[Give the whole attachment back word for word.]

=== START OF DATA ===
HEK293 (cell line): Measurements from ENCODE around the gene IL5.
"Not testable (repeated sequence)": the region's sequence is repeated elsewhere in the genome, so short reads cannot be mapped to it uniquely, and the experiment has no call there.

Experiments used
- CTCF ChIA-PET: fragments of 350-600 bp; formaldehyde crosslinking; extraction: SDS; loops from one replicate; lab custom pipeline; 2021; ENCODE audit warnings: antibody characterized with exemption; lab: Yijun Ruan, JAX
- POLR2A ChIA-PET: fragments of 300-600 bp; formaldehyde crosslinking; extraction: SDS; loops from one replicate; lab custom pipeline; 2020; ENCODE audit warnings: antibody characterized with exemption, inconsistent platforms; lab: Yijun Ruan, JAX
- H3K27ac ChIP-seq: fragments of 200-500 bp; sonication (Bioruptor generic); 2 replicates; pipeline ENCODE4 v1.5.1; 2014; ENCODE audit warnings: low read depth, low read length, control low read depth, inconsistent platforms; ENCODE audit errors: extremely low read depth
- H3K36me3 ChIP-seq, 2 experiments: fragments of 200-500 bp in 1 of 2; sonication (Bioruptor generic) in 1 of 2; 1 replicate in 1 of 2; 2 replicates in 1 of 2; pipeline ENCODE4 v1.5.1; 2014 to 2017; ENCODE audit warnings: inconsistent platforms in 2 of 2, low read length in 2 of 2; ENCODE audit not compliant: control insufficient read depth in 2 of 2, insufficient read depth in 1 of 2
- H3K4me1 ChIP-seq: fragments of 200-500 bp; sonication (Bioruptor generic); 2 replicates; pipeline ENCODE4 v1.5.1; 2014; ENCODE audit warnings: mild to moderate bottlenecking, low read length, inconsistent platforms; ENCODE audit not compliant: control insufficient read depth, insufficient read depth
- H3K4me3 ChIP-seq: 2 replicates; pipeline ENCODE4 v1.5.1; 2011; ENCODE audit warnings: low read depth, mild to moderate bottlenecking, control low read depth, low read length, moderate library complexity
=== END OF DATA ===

HEK293 (cell line): Measurements from ENCODE around the gene IL5.
"Not testable (repeated sequence)": the region's sequence is repeated elsewhere in the genome, so short reads cannot be mapped to it uniquely, and the experiment has no call there.

Experiments used
- CTCF ChIA-PET: fragments of 350-600 bp; formaldehyde crosslinking; extraction: SDS; loops from one replicate; lab custom pipeline; 2021; ENCODE audit warnings: antibody characterized with exemption; lab: Yijun Ruan, JAX
- POLR2A ChIA-PET: fragments of 300-600 bp; formaldehyde crosslinking; extraction: SDS; loops from one replicate; lab custom pipeline; 2020; ENCODE audit warnings: antibody characterized with exemption, inconsistent platforms; lab: Yijun Ruan, JAX
- H3K27ac ChIP-seq: fragments of 200-500 bp; sonication (Bioruptor generic); 2 replicates; pipeline ENCODE4 v1.5.1; 2014; ENCODE audit warnings: low read depth, low read length, control low read depth, inconsistent platforms; ENCODE audit errors: extremely low read depth
- H3K36me3 ChIP-seq, 2 experiments: fragments of 200-500 bp in 1 of 2; sonication (Bioruptor generic) in 1 of 2; 1 replicate in 1 of 2; 2 replicates in 1 of 2; pipeline ENCODE4 v1.5.1; 2014 to 2017; ENCODE audit warnings: inconsistent platforms in 2 of 2, low read length in 2 of 2; ENCODE audit not compliant: control insufficient read depth in 2 of 2, insufficient read depth in 1 of 2
- H3K4me1 ChIP-seq: fragments of 200-500 bp; sonication (Bioruptor generic); 2 replicates; pipeline ENCODE4 v1.5.1; 2014; ENCODE audit warnings: mild to moderate bottlenecking, low read length, inconsistent platforms; ENCODE audit not compliant: control insufficient read depth, insufficient read depth
- H3K4me3 ChIP-seq: 2 replicates; pipeline ENCODE4 v1.5.1; 2011; ENCODE audit warnings: low read depth, mild to moderate bottlenecking, control low read depth, low read length, moderate library complexity